The New York Daily Paper
Today's News Headlines, Breaking News & Latest News from US and World, News from Politics, Sports, Business, Arts and Entertainment.

The average cost of heating your home is estimated to increase by $177 or 17% to $1,202 this winter

0

Average home heating costs are expected to rise dramatically this winter as the effects of inflation under Joe Biden dent America’s wallets.

Americans will have to pay $177, about 17 percent, more to heat their homes compared to last winter’s prices, according to the National Energy Assistant Directors Association.

This is the highest price homeowners will have to pay in more than 10 years and the second year in a row that a significant price increase is expected, rising more than 35 percent since 2020.

Gernot Wagner, a climate economist at Columbia University, said some of the drastic price increases can be attributed to Russia’s ongoing invasion of Ukraine.

Wagner says that reliance on oil, coal and gas means Americans will be exposed to price fluctuations caused by external factors.

US homeowners pay an estimated $177, about 17 percent more for heating than last winter

US homeowners pay an estimated $177, about 17 percent more for heating than last winter

Biden administration aims to tackle skyrocketing prices with Inflation Reduction Act, which will provide tax cuts for 'new energy-efficient homes'

Biden administration aims to tackle skyrocketing prices with Inflation Reduction Act, which will provide tax cuts for 'new energy-efficient homes'

Biden administration aims to tackle skyrocketing prices with Inflation Reduction Act, which will provide tax cuts for ‘new energy-efficient homes’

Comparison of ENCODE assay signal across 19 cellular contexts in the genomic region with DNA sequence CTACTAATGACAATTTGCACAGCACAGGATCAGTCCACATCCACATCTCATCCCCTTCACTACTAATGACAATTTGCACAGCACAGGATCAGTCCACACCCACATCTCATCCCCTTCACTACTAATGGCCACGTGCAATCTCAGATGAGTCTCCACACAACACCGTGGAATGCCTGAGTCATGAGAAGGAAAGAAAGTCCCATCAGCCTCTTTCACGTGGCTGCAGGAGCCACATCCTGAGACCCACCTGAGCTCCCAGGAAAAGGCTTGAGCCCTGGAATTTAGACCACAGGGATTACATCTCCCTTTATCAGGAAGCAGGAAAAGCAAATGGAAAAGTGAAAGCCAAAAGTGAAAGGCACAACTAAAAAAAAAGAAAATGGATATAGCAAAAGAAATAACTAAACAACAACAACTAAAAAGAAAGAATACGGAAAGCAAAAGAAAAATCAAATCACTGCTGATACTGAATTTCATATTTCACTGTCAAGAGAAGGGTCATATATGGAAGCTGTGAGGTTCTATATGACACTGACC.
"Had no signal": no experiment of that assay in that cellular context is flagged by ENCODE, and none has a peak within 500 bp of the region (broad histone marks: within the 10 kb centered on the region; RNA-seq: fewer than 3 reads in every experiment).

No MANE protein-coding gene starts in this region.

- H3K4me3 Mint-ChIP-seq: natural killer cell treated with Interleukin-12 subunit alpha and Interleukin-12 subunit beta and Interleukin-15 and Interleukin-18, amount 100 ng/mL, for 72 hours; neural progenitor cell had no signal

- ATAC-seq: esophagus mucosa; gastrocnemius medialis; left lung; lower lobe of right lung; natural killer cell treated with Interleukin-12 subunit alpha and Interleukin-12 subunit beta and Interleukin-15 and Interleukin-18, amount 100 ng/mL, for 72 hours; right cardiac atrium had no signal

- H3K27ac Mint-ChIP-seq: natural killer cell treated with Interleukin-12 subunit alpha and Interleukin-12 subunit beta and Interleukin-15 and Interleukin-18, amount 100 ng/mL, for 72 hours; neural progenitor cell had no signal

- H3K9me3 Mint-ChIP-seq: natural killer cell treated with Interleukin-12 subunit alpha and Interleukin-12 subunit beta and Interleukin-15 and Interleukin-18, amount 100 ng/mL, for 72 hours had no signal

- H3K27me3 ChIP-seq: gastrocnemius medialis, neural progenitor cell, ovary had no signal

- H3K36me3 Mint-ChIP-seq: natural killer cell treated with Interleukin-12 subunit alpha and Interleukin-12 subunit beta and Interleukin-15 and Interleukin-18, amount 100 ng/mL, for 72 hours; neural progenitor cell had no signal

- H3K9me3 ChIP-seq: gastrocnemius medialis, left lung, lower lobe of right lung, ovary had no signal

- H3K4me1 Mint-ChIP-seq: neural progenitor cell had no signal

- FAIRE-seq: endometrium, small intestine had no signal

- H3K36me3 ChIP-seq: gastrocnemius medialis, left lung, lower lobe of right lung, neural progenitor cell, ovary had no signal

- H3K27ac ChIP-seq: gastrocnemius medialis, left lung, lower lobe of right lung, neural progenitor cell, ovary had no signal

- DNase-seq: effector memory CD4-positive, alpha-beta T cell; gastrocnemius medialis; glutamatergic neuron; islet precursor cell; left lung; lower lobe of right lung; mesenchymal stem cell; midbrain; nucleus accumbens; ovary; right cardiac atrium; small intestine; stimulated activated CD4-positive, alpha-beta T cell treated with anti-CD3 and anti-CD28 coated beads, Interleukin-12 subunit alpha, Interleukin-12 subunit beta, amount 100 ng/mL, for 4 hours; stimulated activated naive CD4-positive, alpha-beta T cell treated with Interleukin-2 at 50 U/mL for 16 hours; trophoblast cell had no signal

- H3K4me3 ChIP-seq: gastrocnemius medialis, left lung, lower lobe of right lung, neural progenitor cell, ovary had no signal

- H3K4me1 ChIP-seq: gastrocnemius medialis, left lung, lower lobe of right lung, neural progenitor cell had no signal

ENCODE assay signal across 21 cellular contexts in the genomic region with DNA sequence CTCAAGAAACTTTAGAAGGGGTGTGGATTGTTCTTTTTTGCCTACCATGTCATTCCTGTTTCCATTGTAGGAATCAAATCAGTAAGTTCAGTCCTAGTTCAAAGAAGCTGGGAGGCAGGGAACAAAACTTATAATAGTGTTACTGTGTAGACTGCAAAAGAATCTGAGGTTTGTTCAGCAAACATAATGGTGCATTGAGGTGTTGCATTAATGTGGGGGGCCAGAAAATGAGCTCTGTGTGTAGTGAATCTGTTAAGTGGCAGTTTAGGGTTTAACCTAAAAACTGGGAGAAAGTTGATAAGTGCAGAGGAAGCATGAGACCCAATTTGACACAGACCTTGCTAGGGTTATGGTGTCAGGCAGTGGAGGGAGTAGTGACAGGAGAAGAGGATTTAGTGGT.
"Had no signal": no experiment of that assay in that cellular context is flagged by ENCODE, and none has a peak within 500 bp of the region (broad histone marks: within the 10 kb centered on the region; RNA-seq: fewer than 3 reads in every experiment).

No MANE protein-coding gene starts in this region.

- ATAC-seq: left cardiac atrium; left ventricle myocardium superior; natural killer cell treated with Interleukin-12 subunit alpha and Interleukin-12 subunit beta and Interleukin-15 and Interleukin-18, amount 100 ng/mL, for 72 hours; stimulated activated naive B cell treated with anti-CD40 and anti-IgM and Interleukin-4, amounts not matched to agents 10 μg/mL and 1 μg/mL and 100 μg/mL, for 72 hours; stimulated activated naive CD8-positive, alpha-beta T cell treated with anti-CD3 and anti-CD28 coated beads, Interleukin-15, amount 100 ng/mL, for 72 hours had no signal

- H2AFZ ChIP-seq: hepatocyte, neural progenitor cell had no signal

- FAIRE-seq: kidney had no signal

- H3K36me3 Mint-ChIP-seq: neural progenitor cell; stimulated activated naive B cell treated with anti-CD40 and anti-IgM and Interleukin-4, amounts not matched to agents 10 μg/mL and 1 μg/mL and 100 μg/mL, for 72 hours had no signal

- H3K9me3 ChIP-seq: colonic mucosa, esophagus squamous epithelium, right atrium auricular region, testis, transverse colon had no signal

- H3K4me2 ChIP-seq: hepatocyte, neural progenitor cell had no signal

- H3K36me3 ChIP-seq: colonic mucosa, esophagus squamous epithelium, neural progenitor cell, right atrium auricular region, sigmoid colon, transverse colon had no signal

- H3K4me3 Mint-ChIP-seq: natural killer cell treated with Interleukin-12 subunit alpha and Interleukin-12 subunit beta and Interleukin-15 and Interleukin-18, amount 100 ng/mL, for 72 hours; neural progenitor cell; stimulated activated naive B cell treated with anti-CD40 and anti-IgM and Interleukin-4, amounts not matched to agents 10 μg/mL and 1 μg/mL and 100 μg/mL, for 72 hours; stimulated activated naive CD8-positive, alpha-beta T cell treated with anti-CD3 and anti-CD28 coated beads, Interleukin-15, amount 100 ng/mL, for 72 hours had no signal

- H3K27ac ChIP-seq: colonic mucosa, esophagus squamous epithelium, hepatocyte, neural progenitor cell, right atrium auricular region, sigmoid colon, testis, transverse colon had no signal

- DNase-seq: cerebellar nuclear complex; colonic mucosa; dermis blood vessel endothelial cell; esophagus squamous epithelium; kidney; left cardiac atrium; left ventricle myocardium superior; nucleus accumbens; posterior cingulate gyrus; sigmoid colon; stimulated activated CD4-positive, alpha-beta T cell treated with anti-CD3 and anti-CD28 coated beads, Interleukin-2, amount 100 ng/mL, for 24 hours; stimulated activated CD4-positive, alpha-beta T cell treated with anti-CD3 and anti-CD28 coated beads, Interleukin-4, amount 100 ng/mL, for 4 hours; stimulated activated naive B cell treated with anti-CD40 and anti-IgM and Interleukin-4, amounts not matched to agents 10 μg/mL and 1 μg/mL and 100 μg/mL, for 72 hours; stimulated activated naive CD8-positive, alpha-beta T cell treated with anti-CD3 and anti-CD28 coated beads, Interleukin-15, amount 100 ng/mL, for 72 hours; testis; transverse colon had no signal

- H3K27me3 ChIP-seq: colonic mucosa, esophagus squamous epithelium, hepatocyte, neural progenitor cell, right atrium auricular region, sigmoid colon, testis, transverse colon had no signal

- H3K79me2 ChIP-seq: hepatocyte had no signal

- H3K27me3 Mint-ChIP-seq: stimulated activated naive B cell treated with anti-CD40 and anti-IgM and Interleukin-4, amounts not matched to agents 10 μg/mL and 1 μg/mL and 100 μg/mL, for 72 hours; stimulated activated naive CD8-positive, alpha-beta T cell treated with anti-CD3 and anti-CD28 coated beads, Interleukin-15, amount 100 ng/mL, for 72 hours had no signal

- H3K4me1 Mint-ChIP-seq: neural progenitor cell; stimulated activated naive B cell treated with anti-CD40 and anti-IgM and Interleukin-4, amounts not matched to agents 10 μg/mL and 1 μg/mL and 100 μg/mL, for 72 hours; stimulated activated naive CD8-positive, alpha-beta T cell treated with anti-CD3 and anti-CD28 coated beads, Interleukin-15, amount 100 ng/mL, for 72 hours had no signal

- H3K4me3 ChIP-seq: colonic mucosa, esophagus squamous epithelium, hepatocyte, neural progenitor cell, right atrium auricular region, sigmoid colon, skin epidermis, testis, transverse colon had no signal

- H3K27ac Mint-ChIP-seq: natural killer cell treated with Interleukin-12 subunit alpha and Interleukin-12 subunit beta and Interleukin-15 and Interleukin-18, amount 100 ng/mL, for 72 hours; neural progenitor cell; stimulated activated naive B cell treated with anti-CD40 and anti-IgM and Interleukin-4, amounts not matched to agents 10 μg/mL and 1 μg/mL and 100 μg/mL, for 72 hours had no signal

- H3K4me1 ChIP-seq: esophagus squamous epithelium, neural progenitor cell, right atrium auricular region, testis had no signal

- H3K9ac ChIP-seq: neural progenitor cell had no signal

The Inflation Reduction Act' is heralded by the White House as the 'most aggressive action to address the climate crisis in US history'

The Inflation Reduction Act' is heralded by the White House as the 'most aggressive action to address the climate crisis in US history'

The Inflation Reduction Act’ is heralded by the White House as the ‘most aggressive action to address the climate crisis in US history’

Putin’s invasion of Ukraine on February 24 has a lot to do with this, not just. There are many other factors that come into play,” Wagner said Fox Weather.

“As long as we depend on commodities, such as oil, coal and especially gas in this case, to heat our homes or power our economy, we will be vulnerable to their price volatility,” he said.

Wagner believes the only way to rid Americans of high heating bills is to get rid of our dependence on fossil fuels.

“The answer is, and has been for a long time, to get rid of fossil fuels,” Wagner said. ‘We live in inflationary times.’

The Biden administration is aiming to tackle skyrocketing prices with the Inflation Reduction Act, which the White House considers the “most aggressive action to address the climate crisis in US history.”